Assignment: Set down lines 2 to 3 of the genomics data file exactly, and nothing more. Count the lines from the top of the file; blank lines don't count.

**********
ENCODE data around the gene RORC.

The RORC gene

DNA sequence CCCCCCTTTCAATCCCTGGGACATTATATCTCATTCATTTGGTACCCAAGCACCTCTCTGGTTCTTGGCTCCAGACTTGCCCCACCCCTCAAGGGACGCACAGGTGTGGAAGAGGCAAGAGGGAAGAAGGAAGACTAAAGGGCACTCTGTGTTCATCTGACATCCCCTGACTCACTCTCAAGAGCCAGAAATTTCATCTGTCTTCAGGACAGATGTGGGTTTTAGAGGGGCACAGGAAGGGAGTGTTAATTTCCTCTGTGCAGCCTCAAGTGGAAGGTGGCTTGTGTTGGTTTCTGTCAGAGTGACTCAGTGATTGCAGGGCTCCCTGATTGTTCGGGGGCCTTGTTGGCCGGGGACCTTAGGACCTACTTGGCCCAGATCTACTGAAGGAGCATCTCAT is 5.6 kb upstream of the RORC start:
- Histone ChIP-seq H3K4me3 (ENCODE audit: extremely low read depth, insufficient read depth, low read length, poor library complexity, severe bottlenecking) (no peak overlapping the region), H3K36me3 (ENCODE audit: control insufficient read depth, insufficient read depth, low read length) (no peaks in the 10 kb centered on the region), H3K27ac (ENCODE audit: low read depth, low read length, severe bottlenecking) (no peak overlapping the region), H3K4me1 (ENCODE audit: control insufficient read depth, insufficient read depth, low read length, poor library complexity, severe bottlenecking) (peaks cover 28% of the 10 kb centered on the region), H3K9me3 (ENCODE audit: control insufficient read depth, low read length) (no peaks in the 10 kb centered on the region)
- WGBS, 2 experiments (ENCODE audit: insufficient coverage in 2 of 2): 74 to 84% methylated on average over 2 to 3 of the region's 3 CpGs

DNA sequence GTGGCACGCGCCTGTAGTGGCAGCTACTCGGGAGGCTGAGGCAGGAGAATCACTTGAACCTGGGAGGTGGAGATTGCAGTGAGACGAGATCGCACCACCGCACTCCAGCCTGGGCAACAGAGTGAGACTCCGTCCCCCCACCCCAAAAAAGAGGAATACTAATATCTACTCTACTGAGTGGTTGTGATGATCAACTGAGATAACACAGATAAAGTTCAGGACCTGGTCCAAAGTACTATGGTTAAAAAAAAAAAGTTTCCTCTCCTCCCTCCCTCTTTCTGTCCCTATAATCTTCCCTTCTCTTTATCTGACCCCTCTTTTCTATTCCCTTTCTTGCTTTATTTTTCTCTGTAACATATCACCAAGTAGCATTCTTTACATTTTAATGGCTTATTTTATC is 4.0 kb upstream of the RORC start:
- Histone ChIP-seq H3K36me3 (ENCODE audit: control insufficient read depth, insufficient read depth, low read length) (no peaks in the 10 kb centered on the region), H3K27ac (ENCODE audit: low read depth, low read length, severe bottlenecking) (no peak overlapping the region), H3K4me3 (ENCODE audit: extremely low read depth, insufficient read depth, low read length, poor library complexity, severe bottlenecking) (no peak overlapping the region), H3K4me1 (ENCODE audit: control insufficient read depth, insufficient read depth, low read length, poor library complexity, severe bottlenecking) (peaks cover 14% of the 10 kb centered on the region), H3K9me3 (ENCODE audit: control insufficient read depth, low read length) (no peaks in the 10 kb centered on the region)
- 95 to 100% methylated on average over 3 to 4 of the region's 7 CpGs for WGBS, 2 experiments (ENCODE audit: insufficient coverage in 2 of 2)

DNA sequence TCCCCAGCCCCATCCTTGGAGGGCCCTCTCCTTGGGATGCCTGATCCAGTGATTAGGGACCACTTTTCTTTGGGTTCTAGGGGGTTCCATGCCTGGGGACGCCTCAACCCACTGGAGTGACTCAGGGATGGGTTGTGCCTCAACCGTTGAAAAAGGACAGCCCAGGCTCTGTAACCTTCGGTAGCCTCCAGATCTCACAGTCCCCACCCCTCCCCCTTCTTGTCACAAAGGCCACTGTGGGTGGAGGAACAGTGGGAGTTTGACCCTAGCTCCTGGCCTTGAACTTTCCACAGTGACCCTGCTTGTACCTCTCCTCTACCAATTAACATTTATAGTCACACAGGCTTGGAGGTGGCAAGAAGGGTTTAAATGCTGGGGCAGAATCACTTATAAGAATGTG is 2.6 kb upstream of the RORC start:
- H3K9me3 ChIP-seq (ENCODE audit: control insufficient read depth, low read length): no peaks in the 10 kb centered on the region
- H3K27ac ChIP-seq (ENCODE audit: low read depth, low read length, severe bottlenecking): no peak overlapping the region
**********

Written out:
The RORC gene

DNA sequence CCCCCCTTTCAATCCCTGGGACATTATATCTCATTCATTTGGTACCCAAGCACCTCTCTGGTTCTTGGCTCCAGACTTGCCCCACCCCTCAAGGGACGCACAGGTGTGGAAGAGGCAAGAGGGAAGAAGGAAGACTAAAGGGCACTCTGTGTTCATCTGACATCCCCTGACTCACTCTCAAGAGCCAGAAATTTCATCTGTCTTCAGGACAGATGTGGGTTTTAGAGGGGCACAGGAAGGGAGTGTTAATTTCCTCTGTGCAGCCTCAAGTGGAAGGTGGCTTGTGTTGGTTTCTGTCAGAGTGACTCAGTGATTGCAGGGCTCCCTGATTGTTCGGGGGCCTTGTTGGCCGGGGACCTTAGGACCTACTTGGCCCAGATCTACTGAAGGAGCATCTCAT is 5.6 kb upstream of the RORC start: